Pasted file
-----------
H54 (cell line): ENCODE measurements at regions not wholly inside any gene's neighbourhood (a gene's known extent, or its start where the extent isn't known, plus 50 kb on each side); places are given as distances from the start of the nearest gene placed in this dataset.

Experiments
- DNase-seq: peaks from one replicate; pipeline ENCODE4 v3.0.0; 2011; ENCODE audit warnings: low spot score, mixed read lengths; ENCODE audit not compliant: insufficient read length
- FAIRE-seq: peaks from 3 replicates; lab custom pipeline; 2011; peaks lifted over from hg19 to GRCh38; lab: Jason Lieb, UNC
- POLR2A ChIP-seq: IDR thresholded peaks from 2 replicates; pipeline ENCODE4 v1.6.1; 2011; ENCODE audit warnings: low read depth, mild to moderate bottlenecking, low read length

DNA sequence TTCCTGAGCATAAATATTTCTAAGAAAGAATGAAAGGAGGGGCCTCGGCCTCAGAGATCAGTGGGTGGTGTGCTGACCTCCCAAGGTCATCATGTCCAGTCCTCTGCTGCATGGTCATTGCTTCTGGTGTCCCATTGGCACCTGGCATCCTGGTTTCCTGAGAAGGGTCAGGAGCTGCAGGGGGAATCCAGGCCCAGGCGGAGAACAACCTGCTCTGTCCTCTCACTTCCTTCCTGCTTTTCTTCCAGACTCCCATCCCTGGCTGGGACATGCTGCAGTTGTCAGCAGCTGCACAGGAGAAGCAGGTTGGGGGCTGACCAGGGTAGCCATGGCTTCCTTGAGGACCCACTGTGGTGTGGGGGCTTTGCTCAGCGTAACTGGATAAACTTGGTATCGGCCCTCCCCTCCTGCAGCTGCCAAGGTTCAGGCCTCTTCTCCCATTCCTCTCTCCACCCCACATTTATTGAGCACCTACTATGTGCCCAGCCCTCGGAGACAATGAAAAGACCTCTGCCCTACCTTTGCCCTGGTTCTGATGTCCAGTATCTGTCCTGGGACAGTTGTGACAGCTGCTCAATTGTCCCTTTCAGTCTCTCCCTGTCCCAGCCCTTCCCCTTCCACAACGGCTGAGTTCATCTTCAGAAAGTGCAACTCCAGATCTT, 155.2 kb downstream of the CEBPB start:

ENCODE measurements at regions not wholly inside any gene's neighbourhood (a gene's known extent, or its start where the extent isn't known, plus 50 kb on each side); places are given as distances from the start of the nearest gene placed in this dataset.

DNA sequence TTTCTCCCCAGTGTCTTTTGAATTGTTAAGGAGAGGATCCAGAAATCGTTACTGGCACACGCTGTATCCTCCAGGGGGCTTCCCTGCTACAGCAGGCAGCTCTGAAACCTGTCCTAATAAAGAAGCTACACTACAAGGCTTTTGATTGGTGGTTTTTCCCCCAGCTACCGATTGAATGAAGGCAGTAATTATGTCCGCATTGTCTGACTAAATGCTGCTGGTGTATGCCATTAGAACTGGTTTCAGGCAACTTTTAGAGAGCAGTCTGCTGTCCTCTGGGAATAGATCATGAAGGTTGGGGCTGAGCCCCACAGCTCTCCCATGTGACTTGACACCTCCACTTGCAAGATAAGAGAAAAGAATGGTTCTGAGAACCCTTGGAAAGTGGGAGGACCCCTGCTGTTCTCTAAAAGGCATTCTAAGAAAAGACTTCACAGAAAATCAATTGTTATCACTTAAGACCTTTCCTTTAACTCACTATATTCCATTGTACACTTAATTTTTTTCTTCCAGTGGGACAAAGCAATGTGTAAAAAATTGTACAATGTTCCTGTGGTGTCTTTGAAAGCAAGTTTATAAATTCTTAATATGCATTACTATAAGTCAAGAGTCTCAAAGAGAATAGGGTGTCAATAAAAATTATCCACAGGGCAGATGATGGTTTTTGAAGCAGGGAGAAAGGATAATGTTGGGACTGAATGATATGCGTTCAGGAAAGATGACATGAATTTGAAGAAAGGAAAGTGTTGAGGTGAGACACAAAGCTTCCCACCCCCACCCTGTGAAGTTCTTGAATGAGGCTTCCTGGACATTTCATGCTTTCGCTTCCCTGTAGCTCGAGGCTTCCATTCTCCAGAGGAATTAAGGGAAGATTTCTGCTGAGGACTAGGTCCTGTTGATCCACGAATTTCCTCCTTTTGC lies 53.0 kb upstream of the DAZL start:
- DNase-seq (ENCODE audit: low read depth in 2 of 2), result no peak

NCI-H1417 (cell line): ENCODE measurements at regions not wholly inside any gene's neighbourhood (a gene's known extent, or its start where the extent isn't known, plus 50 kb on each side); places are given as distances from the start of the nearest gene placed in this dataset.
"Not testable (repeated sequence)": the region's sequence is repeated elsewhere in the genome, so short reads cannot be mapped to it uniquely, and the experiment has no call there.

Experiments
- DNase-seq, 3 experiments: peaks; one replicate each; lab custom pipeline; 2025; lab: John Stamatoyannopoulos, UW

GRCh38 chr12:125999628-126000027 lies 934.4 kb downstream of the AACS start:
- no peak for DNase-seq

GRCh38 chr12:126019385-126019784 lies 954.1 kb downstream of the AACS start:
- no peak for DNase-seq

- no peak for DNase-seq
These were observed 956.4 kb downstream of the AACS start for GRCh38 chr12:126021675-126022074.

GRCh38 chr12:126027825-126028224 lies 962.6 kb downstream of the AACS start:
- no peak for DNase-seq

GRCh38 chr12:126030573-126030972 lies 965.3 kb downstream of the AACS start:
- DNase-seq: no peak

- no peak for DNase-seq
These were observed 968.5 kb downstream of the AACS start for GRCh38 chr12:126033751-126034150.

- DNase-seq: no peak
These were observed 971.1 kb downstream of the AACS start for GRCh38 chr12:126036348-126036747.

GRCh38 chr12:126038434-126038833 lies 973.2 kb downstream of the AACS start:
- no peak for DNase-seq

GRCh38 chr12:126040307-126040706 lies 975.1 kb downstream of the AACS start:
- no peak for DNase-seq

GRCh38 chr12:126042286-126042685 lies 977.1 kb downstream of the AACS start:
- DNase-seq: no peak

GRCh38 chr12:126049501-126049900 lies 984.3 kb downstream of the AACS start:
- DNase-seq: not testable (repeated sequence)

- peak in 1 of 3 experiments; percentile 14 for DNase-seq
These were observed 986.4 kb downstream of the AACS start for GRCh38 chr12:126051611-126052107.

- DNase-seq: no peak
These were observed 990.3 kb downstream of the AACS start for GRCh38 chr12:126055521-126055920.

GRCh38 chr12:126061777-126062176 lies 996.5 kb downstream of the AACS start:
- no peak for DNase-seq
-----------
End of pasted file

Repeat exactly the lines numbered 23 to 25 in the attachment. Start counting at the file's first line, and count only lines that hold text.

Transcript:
- DNase-seq: no peak

- no peak for DNase-seq
These were observed 968.5 kb downstream of the AACS start for GRCh38 chr12:126033751-126034150.